Okay, it happened to me again this morning on the drive to work. Someone behind me was so close that I could see the whites of their eyes. A bit too close don’t you think?
Some drivers just don’t understand the rules for space between vehicles. I know I’m going slow but you can’t push me when I don’t have anywhere to go. Riding my bumper isn’t going to get you there any faster. This is commonly referred to as “tailgating” which can really trigger some anger management issues. Most rear end collisions are caused by the vehicle in the back following too closely.
So what are the rules for spacing?
Title 55, Chapter 8, Section 55-8-124 of the Tennessee Code states:
The driver of a motor vehicle shall not follow another vehicle more closely than is reasonable and prudent, having due regard for the speed of the vehicles and the traffic upon and the condition of the highway.
Okay, what does that mean in the real world?
Use the three-second rule to avoid tailgating. Essentially, you should pick a focal point that is parallel to the car in front of you, such as a building or road sign. You then count the seconds it takes you to arrive at that same point. Another rule is to ensure that you can see the bottom of the other driver’s wheels. If you cannot, then you are driving too closely and need to slow down.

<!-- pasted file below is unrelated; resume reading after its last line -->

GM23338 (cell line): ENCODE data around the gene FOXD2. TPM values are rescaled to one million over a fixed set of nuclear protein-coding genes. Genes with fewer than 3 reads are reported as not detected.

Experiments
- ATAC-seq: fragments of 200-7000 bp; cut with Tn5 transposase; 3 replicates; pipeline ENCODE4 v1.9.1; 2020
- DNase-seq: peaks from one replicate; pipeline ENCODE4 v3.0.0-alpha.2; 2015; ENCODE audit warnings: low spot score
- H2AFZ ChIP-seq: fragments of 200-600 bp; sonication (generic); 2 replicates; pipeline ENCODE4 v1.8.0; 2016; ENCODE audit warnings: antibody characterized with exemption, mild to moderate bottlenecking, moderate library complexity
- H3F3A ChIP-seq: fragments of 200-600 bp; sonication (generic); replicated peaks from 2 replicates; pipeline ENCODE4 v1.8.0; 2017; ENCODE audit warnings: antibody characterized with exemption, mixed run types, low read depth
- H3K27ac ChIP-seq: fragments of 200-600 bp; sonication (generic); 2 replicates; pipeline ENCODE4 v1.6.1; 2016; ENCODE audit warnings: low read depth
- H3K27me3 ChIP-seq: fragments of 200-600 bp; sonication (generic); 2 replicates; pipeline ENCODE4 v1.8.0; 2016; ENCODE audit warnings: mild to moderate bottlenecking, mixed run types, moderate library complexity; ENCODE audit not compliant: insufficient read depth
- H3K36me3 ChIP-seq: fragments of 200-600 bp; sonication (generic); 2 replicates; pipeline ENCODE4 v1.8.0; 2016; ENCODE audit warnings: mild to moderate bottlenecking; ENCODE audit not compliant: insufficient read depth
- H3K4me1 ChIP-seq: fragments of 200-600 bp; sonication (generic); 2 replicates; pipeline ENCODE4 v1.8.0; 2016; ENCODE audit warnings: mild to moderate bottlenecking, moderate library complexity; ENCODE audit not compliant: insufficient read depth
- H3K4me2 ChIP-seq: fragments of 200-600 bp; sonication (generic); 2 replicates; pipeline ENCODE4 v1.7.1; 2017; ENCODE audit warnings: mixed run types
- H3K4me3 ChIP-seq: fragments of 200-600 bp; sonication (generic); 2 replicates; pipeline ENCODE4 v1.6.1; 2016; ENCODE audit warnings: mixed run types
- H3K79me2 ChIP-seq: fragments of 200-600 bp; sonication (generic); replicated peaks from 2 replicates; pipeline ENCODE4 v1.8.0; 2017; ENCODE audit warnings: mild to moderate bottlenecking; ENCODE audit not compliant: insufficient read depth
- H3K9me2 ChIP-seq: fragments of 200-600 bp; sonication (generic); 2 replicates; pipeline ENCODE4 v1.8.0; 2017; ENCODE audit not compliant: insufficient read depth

If you can visually translate into feet:
- 25 mph – 111 ft
- 35 mph – 166 ft
- 45 mph – 198 ft
- 55 mph – 243 ft
- 65 mph – 288 ft
- 75 mph – 333 ft
If you are being tailgated remain calm. Do not slam on the brakes. Don’t add more rage into a dangerous situation. Let the tailgater go around or change lanes. This isn’t a competition nor is it a NASCAR event. The goal isn’t to be the fastest, it is to get to the destination safely.